How research and social justice go hand in hand
With more than a decade of experience studying accessibility and inclusion, it's fitting that Dr. Tim Ross is filling Holland Bloorview’s newest position in the Bloorview Research Institute (BRI) as a Social Justice, Diversity and Inclusion Scientist.
“When you stop and think about people who require the use of mobility devices, and the number of community spaces they cannot access —for example, restaurants with inaccessible entrances, seating, or washrooms—you realize that their exclusion continues to persist and many people just view it as normal, perhaps even acceptable,” he says.
“And I find that deeply troubling.”
Drawing on his background in urban planning, geography, sociology, and disability studies, Dr. Ross hopes to tackle ableism across our community environments, services, and systems. He aims to do so through improvements to policies, designs, and high-level decision-making.
And Dr. Tom Chau, the Vice President, Research & Director of the BRI, is excited to have Dr. Ross on board.
“I’m thrilled that we now have a planning scholar within the disciplinary mix! Dr. Ross’s research program emphasizes issues of social justice and accessibility, with an interdisciplinary approach that values the experience of children, youth and families,” says Dr. Chau.
“I look forward to witnessing the many productive collaborations that he will build at Holland Bloorview!”
Four Ways Dr. Ross Plans to Advance Research and Community Inclusion
1. Education Access
By talking to kids and their families, Dr. Ross hopes to answer questions like:How do kids go from the door of their home or their school to the sidewalk or to the vehicle? How do they experience trips inside the bus or a parent’s vehicle? And what about accessible parking?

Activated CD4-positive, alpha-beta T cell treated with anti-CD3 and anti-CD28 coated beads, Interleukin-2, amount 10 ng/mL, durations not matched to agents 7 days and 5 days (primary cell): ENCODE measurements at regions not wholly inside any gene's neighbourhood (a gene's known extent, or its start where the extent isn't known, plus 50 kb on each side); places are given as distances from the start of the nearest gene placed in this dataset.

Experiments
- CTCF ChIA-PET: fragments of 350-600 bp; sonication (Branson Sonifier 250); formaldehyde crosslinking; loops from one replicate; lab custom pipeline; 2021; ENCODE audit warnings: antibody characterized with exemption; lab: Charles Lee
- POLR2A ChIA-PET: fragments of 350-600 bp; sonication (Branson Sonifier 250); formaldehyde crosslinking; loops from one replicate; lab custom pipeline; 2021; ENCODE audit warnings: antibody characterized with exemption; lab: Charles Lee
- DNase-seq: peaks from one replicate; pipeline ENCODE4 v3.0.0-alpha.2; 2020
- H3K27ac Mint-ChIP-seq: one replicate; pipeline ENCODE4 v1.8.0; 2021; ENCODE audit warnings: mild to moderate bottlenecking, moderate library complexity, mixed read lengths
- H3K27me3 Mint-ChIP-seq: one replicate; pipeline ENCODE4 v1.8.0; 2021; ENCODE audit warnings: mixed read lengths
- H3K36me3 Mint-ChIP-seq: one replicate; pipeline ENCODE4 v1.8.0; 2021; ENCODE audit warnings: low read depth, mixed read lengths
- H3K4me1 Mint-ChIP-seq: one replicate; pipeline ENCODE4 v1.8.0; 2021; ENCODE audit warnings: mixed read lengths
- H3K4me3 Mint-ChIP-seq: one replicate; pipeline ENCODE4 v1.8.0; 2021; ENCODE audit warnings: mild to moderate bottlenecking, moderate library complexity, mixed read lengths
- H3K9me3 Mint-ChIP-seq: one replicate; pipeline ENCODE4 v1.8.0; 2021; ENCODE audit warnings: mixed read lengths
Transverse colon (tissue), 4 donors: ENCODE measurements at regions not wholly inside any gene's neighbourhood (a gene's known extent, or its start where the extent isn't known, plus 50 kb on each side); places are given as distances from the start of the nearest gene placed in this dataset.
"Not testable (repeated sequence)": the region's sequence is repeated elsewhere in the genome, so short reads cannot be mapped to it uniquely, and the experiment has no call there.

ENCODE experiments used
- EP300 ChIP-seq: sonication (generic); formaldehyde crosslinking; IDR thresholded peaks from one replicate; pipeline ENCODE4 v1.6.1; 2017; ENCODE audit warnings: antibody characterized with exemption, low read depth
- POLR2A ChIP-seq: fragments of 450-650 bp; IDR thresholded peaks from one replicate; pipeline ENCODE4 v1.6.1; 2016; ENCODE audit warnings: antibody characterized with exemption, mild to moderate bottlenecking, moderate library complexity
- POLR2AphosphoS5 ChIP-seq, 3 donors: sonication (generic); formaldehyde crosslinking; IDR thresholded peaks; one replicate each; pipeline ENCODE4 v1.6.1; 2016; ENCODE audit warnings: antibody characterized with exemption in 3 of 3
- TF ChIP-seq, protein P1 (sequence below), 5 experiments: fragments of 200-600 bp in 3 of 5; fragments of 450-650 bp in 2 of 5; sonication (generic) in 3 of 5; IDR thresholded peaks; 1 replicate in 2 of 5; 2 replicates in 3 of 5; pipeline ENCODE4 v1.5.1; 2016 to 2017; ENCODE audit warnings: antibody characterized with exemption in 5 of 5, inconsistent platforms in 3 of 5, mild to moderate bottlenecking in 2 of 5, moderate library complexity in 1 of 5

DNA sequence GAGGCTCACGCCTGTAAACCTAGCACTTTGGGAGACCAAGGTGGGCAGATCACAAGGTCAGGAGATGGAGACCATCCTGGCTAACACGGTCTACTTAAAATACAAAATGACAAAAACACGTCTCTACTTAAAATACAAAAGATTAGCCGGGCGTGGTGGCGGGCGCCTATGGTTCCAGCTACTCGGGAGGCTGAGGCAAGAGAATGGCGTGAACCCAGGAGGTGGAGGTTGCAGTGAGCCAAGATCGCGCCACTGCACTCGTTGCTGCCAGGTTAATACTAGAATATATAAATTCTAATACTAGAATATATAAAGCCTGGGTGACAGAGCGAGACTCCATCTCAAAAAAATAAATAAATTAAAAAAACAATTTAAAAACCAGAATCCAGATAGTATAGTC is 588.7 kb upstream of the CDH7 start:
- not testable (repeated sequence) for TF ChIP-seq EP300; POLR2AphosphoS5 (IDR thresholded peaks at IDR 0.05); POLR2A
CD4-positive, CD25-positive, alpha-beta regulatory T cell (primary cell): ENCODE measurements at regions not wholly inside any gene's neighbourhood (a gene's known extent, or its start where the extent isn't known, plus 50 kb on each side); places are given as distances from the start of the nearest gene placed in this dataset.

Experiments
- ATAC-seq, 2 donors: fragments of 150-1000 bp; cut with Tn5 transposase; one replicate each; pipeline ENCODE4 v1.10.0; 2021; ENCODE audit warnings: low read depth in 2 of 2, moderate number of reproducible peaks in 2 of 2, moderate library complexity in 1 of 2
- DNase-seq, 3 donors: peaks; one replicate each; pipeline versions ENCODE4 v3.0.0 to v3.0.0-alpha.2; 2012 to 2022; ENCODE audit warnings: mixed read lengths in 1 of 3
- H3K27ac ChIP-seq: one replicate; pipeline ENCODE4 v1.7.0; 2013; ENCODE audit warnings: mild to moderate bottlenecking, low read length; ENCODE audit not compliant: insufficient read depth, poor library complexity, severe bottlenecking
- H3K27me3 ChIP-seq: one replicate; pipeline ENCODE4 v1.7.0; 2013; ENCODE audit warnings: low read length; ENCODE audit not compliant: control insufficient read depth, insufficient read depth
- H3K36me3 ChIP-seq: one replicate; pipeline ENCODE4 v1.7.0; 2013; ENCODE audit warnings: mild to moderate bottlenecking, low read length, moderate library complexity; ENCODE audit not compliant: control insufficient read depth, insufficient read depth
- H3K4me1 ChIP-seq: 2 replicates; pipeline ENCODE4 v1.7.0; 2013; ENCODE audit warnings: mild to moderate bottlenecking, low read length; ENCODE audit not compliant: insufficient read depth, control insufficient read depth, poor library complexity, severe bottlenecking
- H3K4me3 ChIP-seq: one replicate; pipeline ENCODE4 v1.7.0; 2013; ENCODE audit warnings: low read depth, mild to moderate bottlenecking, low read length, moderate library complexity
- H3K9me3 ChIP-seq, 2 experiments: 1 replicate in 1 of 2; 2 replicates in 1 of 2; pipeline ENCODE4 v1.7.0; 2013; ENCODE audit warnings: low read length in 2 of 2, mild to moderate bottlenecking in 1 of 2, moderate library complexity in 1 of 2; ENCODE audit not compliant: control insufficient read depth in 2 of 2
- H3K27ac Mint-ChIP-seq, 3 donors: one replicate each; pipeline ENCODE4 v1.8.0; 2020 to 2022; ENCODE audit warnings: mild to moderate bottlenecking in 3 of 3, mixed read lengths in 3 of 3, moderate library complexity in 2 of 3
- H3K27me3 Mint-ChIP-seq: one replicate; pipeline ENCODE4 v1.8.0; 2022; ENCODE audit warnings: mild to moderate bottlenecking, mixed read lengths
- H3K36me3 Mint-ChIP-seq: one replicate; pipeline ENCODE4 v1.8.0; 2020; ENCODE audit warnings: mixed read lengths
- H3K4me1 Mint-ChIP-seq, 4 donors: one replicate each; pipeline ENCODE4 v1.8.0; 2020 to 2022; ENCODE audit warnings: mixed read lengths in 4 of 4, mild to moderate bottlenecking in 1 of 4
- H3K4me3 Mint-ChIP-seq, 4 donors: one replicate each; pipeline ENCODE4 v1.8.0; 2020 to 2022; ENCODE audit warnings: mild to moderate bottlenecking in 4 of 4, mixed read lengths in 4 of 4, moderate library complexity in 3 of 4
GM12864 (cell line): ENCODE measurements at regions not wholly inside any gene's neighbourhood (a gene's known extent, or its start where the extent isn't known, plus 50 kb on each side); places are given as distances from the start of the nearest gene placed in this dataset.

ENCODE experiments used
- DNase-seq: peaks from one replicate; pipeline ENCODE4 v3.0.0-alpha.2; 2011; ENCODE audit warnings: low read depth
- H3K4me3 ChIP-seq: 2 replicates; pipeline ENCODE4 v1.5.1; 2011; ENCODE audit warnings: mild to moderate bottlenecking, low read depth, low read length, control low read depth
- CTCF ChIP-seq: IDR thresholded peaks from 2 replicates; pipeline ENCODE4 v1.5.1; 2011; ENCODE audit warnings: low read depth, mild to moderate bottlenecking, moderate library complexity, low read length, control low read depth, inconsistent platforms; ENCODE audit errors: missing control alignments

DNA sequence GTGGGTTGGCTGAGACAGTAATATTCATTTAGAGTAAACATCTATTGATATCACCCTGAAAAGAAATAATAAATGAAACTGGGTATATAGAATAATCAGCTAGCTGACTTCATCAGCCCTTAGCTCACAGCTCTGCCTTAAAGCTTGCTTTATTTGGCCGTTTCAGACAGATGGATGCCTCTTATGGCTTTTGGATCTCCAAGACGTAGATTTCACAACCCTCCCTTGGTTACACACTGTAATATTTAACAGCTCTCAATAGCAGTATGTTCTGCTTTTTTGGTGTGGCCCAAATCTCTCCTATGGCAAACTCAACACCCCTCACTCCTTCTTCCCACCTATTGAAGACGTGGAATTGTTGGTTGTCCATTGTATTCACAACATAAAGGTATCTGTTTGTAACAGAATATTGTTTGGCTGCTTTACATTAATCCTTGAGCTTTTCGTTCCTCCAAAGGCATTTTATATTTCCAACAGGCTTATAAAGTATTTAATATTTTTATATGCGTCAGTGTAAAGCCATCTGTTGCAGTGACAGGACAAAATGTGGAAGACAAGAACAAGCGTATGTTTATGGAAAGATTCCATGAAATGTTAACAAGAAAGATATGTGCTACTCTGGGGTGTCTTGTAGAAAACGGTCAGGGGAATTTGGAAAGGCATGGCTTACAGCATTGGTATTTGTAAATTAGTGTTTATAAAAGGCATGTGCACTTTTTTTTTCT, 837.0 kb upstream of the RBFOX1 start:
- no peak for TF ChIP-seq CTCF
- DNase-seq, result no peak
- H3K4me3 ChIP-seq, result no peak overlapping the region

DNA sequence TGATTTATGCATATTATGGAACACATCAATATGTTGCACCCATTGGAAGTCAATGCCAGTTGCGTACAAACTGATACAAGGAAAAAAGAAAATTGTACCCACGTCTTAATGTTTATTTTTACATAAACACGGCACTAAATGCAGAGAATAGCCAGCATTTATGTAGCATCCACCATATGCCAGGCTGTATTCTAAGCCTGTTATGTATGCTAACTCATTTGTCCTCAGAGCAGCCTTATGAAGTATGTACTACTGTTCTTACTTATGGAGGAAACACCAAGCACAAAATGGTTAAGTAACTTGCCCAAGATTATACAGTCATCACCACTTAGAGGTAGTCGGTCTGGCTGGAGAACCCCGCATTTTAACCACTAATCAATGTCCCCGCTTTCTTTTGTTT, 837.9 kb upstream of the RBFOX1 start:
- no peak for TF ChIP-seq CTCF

He hopes that answers to these questions will help schools find proper solutions that advance more equitable and inclusive education access.
“During a previous study, one parent noted they had an arrangement with the principal of the school where their child would arrive 15 minutes late to school each day, because the family couldn't access the site due to parking lot traffic and parked school buses blocking the accessible parking spaces. And another family said that they picked up their children early to avoid crowded hallways,” says Dr. Ross.
“Losing 15 minutes at the start of every school day adds up to 75 minutes per week. So, you're looking at a disturbing amount of classroom time being lost over the school year because the school relies on the families of kids with disabilities to adjust their schedules instead of addressing a broken parking design. How is it an acceptable practice?”
2. Transportation and Mobility
On top of school travel, Dr. Ross also plans to study air travel for children and youth with complex medical needs.
“It’s an activity,” according to him, “that produces exceptionally exclusionary experiences for a lot of people.”
“Whether an airline or airport is responsible for accessibility services is sometimes unclear and miscommunicated, and the families are the ones left to struggle with that. Plus, during some flights people are separated from their mobility devices. These are big problems,” he says.